Date of Graduation


Document Type


Degree Name

Doctor of Philosophy in Engineering (PhD)

Degree Level



Chemical Engineering


Greg Thoma

Committee Member

Alvaro Durand-Morat

Second Committee Member

Robert Beitle

Third Committee Member

Jamie Hestekin

Fourth Committee Member

Geoboo Song


Evaluating the global environmental impacts of the current and future energy policies in Saudi Arabia using Life cycle assessment (LCA) method was the main objective of this dissertation. First, the attributional life cycle assessment (ALCA) framework was used to evaluate the Saudi’s air conditioning systems, as they are responsible for about 70% of the total Saudi residential electricity consumption. The ALCA’s results showed that the AC use phase produces the largest share of the environmental impact and the magnitude of the environmental impacts is influenced by the type of primary fuel used for electricity generation.

Emerging non-fossil sources of electricity may be the intuitive solution to reduce environmental impacts. Saudi Arabia has an ambitious plan to meet 50% of its electricity needs with renewable and nuclear energy. Implementing this plan will free up more of the Saudi oil for export, affecting the country and the rest of the world, since Saudi is the world largest oil exporter. To predict global economic shifts that would be triggered by that plan, a modified version of well-known computable general equilibrium (CGE) model, the Global Trade Analysis Project (GTAP), was used. The study showed that fossil fuel energy prices and ease of substitution for the fossil fuel electricity technologies are the main drivers for the emergence of renewable and nuclear energy.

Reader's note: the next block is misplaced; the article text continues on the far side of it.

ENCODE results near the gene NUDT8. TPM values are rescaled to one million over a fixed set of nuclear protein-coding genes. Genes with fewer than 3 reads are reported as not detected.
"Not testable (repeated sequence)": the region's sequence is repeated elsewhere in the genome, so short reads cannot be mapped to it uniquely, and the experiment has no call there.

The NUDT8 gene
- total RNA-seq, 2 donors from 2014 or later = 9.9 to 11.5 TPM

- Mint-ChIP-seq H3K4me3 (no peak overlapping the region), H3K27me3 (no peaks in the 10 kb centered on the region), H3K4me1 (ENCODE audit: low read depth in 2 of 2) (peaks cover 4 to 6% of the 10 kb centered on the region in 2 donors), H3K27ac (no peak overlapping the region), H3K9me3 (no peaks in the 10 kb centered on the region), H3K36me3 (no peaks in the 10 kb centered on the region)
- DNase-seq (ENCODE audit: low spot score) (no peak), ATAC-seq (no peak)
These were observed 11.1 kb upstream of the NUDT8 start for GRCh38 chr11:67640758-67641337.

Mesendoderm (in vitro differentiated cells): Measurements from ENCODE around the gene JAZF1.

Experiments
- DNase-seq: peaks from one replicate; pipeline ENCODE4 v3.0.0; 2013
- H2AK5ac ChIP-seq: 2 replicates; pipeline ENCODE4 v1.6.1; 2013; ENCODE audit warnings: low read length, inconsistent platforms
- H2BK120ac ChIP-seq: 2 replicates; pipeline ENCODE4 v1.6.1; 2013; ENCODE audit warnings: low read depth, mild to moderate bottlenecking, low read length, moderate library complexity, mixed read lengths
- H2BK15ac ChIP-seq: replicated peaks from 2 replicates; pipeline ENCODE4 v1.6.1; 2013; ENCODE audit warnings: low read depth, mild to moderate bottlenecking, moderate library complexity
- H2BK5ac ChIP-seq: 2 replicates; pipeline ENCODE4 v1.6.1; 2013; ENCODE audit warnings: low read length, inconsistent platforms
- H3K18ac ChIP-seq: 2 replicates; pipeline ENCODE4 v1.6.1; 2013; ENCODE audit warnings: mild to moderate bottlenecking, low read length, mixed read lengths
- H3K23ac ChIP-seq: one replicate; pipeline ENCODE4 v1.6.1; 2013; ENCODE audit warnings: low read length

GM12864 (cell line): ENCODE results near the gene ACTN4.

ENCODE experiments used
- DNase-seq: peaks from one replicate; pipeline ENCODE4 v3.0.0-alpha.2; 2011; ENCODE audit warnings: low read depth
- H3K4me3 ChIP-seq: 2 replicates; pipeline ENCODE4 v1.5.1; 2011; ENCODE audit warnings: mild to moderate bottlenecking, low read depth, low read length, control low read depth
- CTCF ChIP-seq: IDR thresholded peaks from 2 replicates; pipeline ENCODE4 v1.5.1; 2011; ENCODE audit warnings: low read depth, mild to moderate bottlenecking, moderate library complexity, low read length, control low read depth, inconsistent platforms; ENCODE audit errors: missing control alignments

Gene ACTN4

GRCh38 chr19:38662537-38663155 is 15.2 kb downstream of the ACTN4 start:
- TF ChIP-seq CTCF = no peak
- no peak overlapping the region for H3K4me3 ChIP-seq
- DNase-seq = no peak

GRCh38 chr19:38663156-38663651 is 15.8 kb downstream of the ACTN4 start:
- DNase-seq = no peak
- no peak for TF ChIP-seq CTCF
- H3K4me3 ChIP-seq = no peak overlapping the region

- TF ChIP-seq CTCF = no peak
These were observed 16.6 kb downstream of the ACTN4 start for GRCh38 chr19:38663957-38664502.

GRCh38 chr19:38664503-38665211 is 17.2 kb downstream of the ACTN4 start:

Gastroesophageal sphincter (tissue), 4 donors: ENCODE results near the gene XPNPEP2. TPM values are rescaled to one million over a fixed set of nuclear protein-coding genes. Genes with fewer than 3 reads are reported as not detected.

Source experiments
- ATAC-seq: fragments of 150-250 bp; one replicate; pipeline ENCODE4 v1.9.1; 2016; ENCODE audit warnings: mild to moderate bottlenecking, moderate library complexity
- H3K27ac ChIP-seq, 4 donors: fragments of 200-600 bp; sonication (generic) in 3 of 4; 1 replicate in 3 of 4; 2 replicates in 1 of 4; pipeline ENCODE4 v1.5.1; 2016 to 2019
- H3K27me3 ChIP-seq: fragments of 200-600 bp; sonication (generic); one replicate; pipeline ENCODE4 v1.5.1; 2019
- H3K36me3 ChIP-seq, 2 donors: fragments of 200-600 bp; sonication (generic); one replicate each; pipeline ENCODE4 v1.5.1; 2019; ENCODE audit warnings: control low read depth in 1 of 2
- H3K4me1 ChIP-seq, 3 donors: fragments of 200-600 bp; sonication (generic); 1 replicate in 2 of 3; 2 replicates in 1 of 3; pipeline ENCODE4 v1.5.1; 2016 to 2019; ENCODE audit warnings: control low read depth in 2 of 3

As the GTAP’s CO2 emissions data only account for burned fossil fuels, there is a need to perform the study using a comprehensive method. That was done by performing a consequential perspective LCA. The results of this LCA showed that harmful environmental impacts would be reduced in Saudi Arabia. For the rest of the world, the impacts were largely negative.

Finally, an ex-ante analysis was done to study the economic, social and environmental impacts of large-scale global electricity generation targets to utilize renewable and nuclear energy by 2030. The study showed a deteriorated GDP in most regions. The world would face a loss of 4.45 million jobs. The environment benefits of the targeted renewable and nuclear energy would be slight and not enough to mitigate the global temperature rise.